China asks India to back off . . .
On June 20, Indian and Chinese forces clashed in the Galwan Valley in a remote and mountainous region separating the two nuclear armed neighbours. There were multiple casualties, although exact numbers remain unclear. The border standoff that began in May seems to have been the result of a disagreement about the Line of Actual Control (LAC) in the valley, a dispute that goes back to the 1962 Indo-China War in which China captured territory in the region a few kilometres east of the Galwan Estuary. Beijing now says that the LAC lies at the estuary itself and has asked India to withdraw from the valley. Delhi has vehemently opposed the claim.
India responds with reforms . . .
The India-China relationship has been in a downward spiral for quite some time. In April, India amended its foreign direct investment policy to counter foreign takeovers of domestic firms hit hard by COVID-19, which directly affects Chinese investments. In another move, Delhi recently made it mandatory for suppliers to the government’s online marketplace portal to identify products’ country of origin. That move appears to have come in response to a public call for a boycott of Chinese goods and services in retaliation for the border skirmish. Delhi previously decided to stop the use of Chinese equipment in its wireless network upgrades and booted a Chinese firm from a large railway contract.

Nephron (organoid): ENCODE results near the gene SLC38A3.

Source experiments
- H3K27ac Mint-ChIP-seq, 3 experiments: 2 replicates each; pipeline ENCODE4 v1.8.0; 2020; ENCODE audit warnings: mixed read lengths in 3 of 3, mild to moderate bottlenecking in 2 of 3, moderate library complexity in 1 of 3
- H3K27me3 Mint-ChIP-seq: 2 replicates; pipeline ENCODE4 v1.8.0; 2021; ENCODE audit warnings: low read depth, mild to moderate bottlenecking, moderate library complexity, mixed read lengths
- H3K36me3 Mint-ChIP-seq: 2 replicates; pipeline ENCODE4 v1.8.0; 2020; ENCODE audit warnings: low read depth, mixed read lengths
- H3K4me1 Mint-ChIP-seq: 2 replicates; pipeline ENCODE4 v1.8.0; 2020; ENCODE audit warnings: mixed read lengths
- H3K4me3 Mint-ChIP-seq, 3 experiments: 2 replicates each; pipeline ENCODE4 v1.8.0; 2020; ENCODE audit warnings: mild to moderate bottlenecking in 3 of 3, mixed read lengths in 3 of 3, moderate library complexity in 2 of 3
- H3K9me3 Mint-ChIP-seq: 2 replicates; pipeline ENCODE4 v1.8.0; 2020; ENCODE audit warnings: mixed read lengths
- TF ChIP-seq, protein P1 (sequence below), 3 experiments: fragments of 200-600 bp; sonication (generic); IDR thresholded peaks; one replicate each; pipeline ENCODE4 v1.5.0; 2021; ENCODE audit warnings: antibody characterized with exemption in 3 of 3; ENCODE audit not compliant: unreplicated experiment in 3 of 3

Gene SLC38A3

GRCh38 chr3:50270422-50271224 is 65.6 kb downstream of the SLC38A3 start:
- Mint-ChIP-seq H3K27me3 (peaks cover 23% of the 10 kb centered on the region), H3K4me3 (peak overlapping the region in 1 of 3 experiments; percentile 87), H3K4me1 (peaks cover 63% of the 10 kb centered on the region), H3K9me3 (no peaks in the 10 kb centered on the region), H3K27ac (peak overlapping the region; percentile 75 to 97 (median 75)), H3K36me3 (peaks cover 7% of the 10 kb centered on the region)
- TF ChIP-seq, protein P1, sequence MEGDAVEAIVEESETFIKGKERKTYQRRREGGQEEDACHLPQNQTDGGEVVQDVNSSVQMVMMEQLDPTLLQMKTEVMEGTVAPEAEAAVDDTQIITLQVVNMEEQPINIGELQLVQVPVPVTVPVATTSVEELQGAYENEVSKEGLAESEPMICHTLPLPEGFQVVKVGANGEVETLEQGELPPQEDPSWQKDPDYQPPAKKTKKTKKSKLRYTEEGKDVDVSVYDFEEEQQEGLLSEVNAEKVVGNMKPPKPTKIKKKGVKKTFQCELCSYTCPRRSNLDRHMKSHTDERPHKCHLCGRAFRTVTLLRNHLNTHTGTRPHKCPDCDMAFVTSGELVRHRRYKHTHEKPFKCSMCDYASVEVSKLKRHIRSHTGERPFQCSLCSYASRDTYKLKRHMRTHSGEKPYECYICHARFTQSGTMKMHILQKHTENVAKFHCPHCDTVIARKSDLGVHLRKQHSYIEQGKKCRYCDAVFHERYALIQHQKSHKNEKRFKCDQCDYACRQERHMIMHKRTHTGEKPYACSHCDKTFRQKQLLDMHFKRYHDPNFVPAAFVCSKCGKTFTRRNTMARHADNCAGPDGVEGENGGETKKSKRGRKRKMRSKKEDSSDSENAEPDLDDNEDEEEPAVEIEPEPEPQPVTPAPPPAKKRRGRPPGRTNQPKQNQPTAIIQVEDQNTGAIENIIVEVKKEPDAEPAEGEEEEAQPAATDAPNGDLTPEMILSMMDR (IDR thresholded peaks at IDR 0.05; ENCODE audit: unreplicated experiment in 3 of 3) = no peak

Enter Pakistan . . .
Meanwhile, Pakistan, India’s other nuclear neighbour on its northern border, is maintaining strong support for China in this disagreement. In a new series of incidents this month, India has asked Pakistan to reduce its high commission staff to half, offering that India do the same in Islamabad. This demand comes after India expelled two Pakistani staffers three weeks ago accusing them of espionage, and recently claimed that Pakistan mistreated two Indian staffers in Islamabad. Pakistan has meanwhile alleged that India’s actions are nothing but a distraction from the India-China border skirmishes. India’s relations with its northern neighbours are at a decidedly low, and dangerous, ebb.